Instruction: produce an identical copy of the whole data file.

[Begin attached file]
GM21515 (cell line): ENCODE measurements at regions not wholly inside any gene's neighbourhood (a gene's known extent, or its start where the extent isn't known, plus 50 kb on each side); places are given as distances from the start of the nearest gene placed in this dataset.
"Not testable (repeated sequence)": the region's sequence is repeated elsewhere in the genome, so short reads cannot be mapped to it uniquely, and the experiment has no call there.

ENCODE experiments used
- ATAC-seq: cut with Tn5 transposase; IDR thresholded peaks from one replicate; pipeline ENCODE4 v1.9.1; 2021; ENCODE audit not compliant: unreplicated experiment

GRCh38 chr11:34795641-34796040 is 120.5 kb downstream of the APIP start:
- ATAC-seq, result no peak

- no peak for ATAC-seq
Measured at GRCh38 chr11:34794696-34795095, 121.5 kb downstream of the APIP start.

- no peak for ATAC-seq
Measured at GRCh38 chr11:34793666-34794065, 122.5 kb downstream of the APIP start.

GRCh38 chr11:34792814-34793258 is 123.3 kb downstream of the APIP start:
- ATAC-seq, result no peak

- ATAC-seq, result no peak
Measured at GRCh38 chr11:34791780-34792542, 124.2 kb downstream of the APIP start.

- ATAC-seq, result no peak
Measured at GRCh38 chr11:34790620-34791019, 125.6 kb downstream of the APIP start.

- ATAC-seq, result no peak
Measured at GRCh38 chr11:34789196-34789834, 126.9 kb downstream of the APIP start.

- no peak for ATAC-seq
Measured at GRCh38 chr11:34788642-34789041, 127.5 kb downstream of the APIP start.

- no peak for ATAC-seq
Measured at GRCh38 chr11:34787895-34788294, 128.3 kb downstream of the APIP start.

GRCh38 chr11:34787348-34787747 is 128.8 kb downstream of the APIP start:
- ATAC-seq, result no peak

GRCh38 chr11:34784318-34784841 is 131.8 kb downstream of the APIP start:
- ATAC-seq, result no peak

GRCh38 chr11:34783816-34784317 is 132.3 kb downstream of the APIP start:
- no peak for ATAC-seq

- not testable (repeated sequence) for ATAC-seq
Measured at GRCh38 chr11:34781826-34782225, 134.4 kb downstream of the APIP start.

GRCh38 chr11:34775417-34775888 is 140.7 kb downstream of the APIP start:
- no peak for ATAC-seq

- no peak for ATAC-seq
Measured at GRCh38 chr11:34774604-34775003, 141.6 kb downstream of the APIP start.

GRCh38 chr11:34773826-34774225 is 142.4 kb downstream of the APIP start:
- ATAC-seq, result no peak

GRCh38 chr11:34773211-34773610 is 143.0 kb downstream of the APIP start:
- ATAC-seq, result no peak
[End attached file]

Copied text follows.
GM21515 (cell line): ENCODE measurements at regions not wholly inside any gene's neighbourhood (a gene's known extent, or its start where the extent isn't known, plus 50 kb on each side); places are given as distances from the start of the nearest gene placed in this dataset.
"Not testable (repeated sequence)": the region's sequence is repeated elsewhere in the genome, so short reads cannot be mapped to it uniquely, and the experiment has no call there.

ENCODE experiments used
- ATAC-seq: cut with Tn5 transposase; IDR thresholded peaks from one replicate; pipeline ENCODE4 v1.9.1; 2021; ENCODE audit not compliant: unreplicated experiment

GRCh38 chr11:34795641-34796040 is 120.5 kb downstream of the APIP start:
- ATAC-seq, result no peak

- no peak for ATAC-seq
Measured at GRCh38 chr11:34794696-34795095, 121.5 kb downstream of the APIP start.

- no peak for ATAC-seq
Measured at GRCh38 chr11:34793666-34794065, 122.5 kb downstream of the APIP start.

GRCh38 chr11:34792814-34793258 is 123.3 kb downstream of the APIP start:
- ATAC-seq, result no peak

- ATAC-seq, result no peak
Measured at GRCh38 chr11:34791780-34792542, 124.2 kb downstream of the APIP start.

- ATAC-seq, result no peak
Measured at GRCh38 chr11:34790620-34791019, 125.6 kb downstream of the APIP start.

- ATAC-seq, result no peak
Measured at GRCh38 chr11:34789196-34789834, 126.9 kb downstream of the APIP start.

- no peak for ATAC-seq
Measured at GRCh38 chr11:34788642-34789041, 127.5 kb downstream of the APIP start.

- no peak for ATAC-seq
Measured at GRCh38 chr11:34787895-34788294, 128.3 kb downstream of the APIP start.

GRCh38 chr11:34787348-34787747 is 128.8 kb downstream of the APIP start:
- ATAC-seq, result no peak

GRCh38 chr11:34784318-34784841 is 131.8 kb downstream of the APIP start:
- ATAC-seq, result no peak

GRCh38 chr11:34783816-34784317 is 132.3 kb downstream of the APIP start:
- no peak for ATAC-seq

- not testable (repeated sequence) for ATAC-seq
Measured at GRCh38 chr11:34781826-34782225, 134.4 kb downstream of the APIP start.

GRCh38 chr11:34775417-34775888 is 140.7 kb downstream of the APIP start:
- no peak for ATAC-seq

- no peak for ATAC-seq
Measured at GRCh38 chr11:34774604-34775003, 141.6 kb downstream of the APIP start.

GRCh38 chr11:34773826-34774225 is 142.4 kb downstream of the APIP start:
- ATAC-seq, result no peak

GRCh38 chr11:34773211-34773610 is 143.0 kb downstream of the APIP start:
- ATAC-seq, result no peak